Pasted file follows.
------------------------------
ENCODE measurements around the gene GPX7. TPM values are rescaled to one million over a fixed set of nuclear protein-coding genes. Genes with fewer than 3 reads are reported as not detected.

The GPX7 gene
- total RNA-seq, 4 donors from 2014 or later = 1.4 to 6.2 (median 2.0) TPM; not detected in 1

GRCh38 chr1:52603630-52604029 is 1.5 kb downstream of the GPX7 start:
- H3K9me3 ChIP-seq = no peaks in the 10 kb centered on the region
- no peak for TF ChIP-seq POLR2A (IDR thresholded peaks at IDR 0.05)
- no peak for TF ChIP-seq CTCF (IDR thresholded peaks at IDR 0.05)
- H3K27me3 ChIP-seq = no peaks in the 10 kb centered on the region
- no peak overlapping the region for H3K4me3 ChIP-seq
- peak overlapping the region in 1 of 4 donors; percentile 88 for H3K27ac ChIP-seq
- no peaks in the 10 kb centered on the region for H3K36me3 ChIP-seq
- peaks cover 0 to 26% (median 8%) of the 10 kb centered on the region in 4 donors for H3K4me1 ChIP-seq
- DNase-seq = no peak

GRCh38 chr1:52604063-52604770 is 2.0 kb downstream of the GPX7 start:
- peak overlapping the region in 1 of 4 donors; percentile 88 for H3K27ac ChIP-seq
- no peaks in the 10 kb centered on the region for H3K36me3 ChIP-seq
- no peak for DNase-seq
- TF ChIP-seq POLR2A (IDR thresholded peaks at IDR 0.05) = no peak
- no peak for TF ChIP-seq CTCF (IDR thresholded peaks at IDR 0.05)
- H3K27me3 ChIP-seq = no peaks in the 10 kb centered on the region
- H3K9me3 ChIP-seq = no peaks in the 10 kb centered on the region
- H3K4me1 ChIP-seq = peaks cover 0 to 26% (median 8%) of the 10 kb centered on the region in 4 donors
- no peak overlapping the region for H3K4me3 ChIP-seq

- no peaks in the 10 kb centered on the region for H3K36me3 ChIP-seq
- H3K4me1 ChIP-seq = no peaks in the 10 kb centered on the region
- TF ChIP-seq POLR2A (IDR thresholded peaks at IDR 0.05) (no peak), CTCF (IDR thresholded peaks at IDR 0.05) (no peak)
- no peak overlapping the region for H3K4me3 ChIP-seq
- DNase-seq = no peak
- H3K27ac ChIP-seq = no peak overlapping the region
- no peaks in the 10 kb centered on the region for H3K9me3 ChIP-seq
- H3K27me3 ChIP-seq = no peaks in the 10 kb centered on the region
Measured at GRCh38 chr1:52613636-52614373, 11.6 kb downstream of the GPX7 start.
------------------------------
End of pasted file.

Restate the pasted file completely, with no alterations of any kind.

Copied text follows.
ENCODE measurements around the gene GPX7. TPM values are rescaled to one million over a fixed set of nuclear protein-coding genes. Genes with fewer than 3 reads are reported as not detected.

The GPX7 gene
- total RNA-seq, 4 donors from 2014 or later = 1.4 to 6.2 (median 2.0) TPM; not detected in 1

GRCh38 chr1:52603630-52604029 is 1.5 kb downstream of the GPX7 start:
- H3K9me3 ChIP-seq = no peaks in the 10 kb centered on the region
- no peak for TF ChIP-seq POLR2A (IDR thresholded peaks at IDR 0.05)
- no peak for TF ChIP-seq CTCF (IDR thresholded peaks at IDR 0.05)
- H3K27me3 ChIP-seq = no peaks in the 10 kb centered on the region
- no peak overlapping the region for H3K4me3 ChIP-seq
- peak overlapping the region in 1 of 4 donors; percentile 88 for H3K27ac ChIP-seq
- no peaks in the 10 kb centered on the region for H3K36me3 ChIP-seq
- peaks cover 0 to 26% (median 8%) of the 10 kb centered on the region in 4 donors for H3K4me1 ChIP-seq
- DNase-seq = no peak

GRCh38 chr1:52604063-52604770 is 2.0 kb downstream of the GPX7 start:
- peak overlapping the region in 1 of 4 donors; percentile 88 for H3K27ac ChIP-seq
- no peaks in the 10 kb centered on the region for H3K36me3 ChIP-seq
- no peak for DNase-seq
- TF ChIP-seq POLR2A (IDR thresholded peaks at IDR 0.05) = no peak
- no peak for TF ChIP-seq CTCF (IDR thresholded peaks at IDR 0.05)
- H3K27me3 ChIP-seq = no peaks in the 10 kb centered on the region
- H3K9me3 ChIP-seq = no peaks in the 10 kb centered on the region
- H3K4me1 ChIP-seq = peaks cover 0 to 26% (median 8%) of the 10 kb centered on the region in 4 donors
- no peak overlapping the region for H3K4me3 ChIP-seq

- no peaks in the 10 kb centered on the region for H3K36me3 ChIP-seq
- H3K4me1 ChIP-seq = no peaks in the 10 kb centered on the region
- TF ChIP-seq POLR2A (IDR thresholded peaks at IDR 0.05) (no peak), CTCF (IDR thresholded peaks at IDR 0.05) (no peak)
- no peak overlapping the region for H3K4me3 ChIP-seq
- DNase-seq = no peak
- H3K27ac ChIP-seq = no peak overlapping the region
- no peaks in the 10 kb centered on the region for H3K9me3 ChIP-seq
- H3K27me3 ChIP-seq = no peaks in the 10 kb centered on the region
Measured at GRCh38 chr1:52613636-52614373, 11.6 kb downstream of the GPX7 start.